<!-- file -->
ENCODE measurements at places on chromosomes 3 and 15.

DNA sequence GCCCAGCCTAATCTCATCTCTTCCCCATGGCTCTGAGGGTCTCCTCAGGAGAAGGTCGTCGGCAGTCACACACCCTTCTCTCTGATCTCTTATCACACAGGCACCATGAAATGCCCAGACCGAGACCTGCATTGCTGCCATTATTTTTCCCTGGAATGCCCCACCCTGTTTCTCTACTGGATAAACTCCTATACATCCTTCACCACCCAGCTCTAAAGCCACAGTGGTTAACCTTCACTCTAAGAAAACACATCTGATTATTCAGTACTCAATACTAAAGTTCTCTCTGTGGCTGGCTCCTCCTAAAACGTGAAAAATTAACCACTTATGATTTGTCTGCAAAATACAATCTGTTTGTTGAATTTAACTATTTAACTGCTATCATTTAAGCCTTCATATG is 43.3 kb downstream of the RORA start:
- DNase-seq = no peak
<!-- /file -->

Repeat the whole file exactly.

ENCODE measurements at places on chromosomes 3 and 15.

DNA sequence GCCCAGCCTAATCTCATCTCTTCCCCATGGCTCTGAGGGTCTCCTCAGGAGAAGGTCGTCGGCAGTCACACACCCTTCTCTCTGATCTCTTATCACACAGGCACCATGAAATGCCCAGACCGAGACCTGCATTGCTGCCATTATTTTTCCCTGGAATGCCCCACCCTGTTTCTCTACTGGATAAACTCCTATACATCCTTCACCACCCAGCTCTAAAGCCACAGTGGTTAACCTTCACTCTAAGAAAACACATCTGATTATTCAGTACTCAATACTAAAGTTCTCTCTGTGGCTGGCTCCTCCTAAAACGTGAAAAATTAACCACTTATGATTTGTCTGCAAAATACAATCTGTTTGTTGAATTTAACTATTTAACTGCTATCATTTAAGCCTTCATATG is 43.3 kb downstream of the RORA start:
- DNase-seq = no peak